BJC Professional Development Materials

Welcome to the teacher professional development for BJC: The Beauty and Joy of Computing!

This page describes the six-week workshop model. In 2017 this model applies only in New York City. For the three-week model, click here.

BJC is designed to meet the requirements of the College Board AP Computer Science Principles curriculum framework. It was originally developed as a university breadth course at the University of California, Berkeley, and has been extensively revised for high school use at EDC (Education Development Center).

This is a six-week workshop. The first and last weeks are face-to-face; during the middle four weeks, most of the work is done online, along with a computer-mediated virtual meeting once per week. The materials needed for the workshop are all online, and there are links to them on this page, which is organized in three sections:

  1. About BJC and This Workshop
  2. About AP CS Principles
  3. About Snap! (our programming language)


The Curriculum

The most important links you'll need throughout the workshop are to the online curriculum itself:


Workshop Schedule

  • Week 1 Face-to-face Schedule
    Note: In 2017, because of when religious holidays fall, this first week is actually divided into three days of spring break in April plus two days in June. See the dates in the linked schedule.
  • (April 2016 week 1 schedule)
  • Middle weeks schedule:

    In 2017, the middle weeks, during which participants take most of the online course, are scheduled July 10 - Aug 4, leaving the week of July 4 free. However, those participants who plan to attend the CSTA conference July 9-11 should start on the online material July 6-7.

    Each week includes two chapters from Blown to Bits. You don't have to read the complete chapters! Give each chapter an hour, or finish the first ten pages, whichever is longer. (Of course once you get started, we think you won't want to stop early.)

    Each week also includes a computer-mediated discussion section led by a Berkeley teaching assistant, both to model discussion sections and to provide time for answers to questions on the week's curriculum.

    Week   Lab assignment Reading     Other assignment NYC 2017
    2finish Unit 2: Conditionals  BtB ch. 1July 10-14
    Unit 3: ListsBtB ch. 2
    3Unit 4: Internet and Global Impact    BtB ch. 3Midterm exam due Friday,July 17-21
    Unit 5: Algorithms and DataBtB ch. 4   July 21
    4Unit 6: RecursionBtB ch. 5Paper ("Explore" task) due Friday,   July 24-28
    Unit 7: Recursive Reporters      BtB ch. 6   July 28
    5work on final projectBtB ch. 7Final project ("Create" task)July 31 - Aug 4
    BtB ch. 8    due Monday week 6 (Aug 8)
  • Week 6 Face-to-face Schedule (Aug 8-12)
  • Assignments to be turned in
    • Midterm exam (take-home) covering Units 1-3 will be distributed by email and will be turned in by email to
    • Explore task is basically a paper about a topic in social implications of computers, but the College Board has specific rules that you should try to follow, so you'll know what your students have to do. Turned in by email to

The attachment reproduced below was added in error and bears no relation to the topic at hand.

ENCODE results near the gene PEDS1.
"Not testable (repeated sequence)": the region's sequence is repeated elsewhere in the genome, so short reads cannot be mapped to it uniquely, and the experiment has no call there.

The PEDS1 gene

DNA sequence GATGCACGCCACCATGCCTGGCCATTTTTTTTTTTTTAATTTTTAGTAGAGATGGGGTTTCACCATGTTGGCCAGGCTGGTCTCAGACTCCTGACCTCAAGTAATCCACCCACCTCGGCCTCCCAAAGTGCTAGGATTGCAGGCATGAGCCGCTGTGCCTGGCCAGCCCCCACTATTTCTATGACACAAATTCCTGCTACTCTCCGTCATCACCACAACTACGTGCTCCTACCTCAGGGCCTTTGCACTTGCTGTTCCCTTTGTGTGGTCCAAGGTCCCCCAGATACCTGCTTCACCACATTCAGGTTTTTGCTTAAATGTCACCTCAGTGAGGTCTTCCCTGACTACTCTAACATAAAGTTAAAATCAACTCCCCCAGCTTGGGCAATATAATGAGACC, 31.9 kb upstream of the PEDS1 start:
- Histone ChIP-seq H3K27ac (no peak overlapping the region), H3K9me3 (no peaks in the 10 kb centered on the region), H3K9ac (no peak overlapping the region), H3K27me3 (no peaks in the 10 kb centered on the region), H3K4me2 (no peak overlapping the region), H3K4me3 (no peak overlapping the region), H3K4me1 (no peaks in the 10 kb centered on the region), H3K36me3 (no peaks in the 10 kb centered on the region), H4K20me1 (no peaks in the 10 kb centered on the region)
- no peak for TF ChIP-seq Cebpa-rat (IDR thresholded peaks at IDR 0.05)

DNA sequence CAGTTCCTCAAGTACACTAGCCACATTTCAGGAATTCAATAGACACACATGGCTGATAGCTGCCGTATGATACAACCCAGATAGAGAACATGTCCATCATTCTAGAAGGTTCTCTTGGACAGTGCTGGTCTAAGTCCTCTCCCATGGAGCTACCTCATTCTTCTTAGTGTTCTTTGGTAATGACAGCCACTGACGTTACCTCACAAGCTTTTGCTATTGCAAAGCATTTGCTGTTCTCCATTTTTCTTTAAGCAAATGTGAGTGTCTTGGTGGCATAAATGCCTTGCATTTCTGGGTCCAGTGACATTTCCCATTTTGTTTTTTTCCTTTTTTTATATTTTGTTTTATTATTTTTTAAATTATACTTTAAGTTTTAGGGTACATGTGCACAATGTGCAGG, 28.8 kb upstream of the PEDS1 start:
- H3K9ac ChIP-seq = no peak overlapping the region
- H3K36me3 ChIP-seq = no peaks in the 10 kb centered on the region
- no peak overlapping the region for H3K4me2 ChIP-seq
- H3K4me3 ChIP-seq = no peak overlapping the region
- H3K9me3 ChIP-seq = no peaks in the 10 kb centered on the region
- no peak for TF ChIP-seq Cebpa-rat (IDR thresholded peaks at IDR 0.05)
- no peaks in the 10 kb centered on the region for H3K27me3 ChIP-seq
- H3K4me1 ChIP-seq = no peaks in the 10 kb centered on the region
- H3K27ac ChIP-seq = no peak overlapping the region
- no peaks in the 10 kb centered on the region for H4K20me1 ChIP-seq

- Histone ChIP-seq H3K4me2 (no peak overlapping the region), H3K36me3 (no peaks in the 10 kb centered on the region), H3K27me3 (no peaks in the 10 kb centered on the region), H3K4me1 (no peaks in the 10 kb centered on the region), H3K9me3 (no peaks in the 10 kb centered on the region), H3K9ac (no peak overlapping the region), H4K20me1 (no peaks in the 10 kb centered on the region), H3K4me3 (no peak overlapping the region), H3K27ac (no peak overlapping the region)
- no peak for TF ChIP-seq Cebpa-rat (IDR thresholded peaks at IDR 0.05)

• Create task, also known as the final project, is your entire lab assignment for week 5. You should work on it in pairs, even though the College Board wants some parts to be individual. You will bring the Snap! project and the presentation to the final face-to-face week, to demonstrate to your fellow participants.


Other BJC links


Week 1 activity links









From the College Board CSP site:

AP Computer Science Principles introduces students to the foundational concepts of computer science and challenges them to explore how computing and technology can impact the world. With a unique focus on creative problem solving and real-world applications, AP Computer Science Principles prepares students for college and career.

Computer Science: The New Literacy

Whether it's 3-D animation, engineering, music, app development, medicine, visual design, robotics, or political analysis, computer science is the engine that powers the technology, productivity, and innovation that drive the world. Computer science experience has become an imperative for today's students and the workforce of tomorrow.

The AP Program designed AP Computer Science Principles with the goal of creating leaders in computer science fields and attracting and engaging those who are traditionally underrepresented with essential computing tools and multidisciplinary opportunities.

Rigorously Developed

In development since 2008, AP Computer Science Principles was created with significant support from the National Science Foundation. The College Board worked with more than 50 leading high school and higher education computer science educators who piloted the course at their institutions. This rigorous process of development and testing has yielded a course that not only reflects the latest scholarship in the field, but provides students with a relevant and engaging learning experience.

Over 90 colleges and universities have stated their support for the course, with the majority anticipating they will award college credit for high exam scores.


College Board document links


College Board BJC endorsement documents


Snap! is a visual programming language based on Scratch (MIT Media Lab), but extended to support more advanced computer science ideas, especially recursion and functional programming.



Snap! links